I do not think it was the decisive battle although certainly a bitter defeat for the greatest of armies. I always felt the decisive battle was the Wildnerness in ‘64 when although soundly beaten, Grant didn’t go back towards DC but instead went around the left flank and even deeper into Virginia where the battle of attrition and losses, the southener’s couldn’t make good on, began to pile up.
Vicksburg was much more decisive.
I tend to agree with you, except that Grant was not “soundly beaten” at the Wilderness. It was a tactical draw, but a strategic Union victroy, since the South could not afford to fight draws. Grant however claimed Vicksburg was more important strategically even than Gettysburg.
I loved reading both Grant and Longsteet’s memoirs. They were, IMHO, the first “modern” generals who understood the implcations of the new technology on warfare. Longstreet was sadly underappreciated and vilified by many in the South.
Interesting: the siege of Vicksburg was happening about this same time.
“I always felt the decisive battle was the Wildnerness in 64 when although soundly beaten, Grant didnt go back towards DC but instead went around the left flank and even deeper into Virginia where the battle of attrition and losses, the southeners couldnt make good on, began to pile up.”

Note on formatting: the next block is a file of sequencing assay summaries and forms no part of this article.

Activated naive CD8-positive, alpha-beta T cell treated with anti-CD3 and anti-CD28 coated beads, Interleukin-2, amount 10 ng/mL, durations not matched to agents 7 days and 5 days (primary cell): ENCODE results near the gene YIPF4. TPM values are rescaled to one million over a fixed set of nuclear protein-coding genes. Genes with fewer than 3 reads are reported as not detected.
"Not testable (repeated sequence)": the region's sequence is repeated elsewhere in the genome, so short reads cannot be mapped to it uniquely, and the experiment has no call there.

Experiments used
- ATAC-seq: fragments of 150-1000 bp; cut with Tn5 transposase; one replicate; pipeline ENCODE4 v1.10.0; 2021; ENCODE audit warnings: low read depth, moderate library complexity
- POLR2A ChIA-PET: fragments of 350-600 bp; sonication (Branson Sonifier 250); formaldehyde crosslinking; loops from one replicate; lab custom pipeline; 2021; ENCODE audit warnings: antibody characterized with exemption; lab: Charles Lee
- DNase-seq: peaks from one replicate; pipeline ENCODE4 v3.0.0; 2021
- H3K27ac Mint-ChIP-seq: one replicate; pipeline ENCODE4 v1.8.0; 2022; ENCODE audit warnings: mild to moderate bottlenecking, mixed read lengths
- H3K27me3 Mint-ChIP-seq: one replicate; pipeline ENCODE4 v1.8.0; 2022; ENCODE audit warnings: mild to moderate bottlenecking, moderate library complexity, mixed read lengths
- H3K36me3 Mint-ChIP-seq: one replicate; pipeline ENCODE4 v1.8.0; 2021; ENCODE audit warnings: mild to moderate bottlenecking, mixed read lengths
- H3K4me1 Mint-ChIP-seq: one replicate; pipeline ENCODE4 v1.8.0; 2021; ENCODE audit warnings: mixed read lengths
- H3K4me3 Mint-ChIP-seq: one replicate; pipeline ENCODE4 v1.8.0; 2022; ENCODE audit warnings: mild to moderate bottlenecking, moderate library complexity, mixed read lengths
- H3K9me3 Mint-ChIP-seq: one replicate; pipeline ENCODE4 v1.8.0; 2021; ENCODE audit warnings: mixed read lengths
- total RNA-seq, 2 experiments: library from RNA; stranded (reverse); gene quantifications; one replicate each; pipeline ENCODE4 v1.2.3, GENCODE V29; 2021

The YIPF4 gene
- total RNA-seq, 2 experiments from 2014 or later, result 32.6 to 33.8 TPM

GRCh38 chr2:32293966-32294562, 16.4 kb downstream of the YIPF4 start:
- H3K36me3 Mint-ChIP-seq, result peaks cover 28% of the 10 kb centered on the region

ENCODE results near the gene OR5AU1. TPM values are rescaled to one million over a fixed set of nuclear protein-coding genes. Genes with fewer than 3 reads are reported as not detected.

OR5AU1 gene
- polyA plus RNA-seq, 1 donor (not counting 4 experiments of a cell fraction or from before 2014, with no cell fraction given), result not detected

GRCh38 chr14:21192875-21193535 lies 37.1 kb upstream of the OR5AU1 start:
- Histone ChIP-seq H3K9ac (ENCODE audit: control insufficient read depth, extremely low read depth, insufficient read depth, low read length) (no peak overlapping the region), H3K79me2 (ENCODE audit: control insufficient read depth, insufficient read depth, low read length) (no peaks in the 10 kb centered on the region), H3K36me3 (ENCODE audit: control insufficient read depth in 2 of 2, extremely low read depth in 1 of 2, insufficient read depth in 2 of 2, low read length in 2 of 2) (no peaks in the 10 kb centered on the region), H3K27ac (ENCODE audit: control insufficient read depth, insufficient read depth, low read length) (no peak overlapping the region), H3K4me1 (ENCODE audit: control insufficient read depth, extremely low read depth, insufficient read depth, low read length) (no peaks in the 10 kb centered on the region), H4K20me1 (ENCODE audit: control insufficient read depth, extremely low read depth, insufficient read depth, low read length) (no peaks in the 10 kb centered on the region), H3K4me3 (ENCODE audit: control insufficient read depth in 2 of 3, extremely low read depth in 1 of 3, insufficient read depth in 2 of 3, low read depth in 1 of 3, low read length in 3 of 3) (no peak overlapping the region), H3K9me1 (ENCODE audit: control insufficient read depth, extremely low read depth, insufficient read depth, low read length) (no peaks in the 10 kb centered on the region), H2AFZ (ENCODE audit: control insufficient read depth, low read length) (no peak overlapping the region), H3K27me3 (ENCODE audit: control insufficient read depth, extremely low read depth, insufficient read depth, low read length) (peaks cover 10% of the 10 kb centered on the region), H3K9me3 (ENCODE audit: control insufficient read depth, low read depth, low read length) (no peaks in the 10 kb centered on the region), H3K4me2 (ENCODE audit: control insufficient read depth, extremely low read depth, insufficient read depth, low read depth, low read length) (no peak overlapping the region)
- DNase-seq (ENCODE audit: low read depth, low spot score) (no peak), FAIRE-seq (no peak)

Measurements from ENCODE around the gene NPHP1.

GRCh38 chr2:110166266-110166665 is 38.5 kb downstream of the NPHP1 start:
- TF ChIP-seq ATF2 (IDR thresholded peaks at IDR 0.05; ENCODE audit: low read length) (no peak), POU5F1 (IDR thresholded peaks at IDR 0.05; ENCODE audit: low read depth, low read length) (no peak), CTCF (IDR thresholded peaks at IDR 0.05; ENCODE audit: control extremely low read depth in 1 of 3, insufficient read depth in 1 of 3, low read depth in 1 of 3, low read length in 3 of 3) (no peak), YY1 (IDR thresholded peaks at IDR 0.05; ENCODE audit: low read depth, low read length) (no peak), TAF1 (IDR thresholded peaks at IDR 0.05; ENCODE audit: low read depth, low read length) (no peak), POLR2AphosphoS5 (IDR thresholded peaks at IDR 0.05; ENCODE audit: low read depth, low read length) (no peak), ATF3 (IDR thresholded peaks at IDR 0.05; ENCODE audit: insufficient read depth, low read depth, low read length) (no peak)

Both battles were pivotal, but The Wilderness battle, I think, was the most decisive, because when Grant did not turn tail the South was forced to admit it could not win the War. At least after Gettysburg the South reasoned, “Well, we got thumped in enemy territory, but we still have our own, and we can beat the enemy there.” However, after The Wilderness, the South had to see the writing on the wall: “We have stopped them on our own soil, but they do not leave. And there are more of them than there are of us.”
It was a defeat for the second greatest army.
The greatest was the one who defeated them.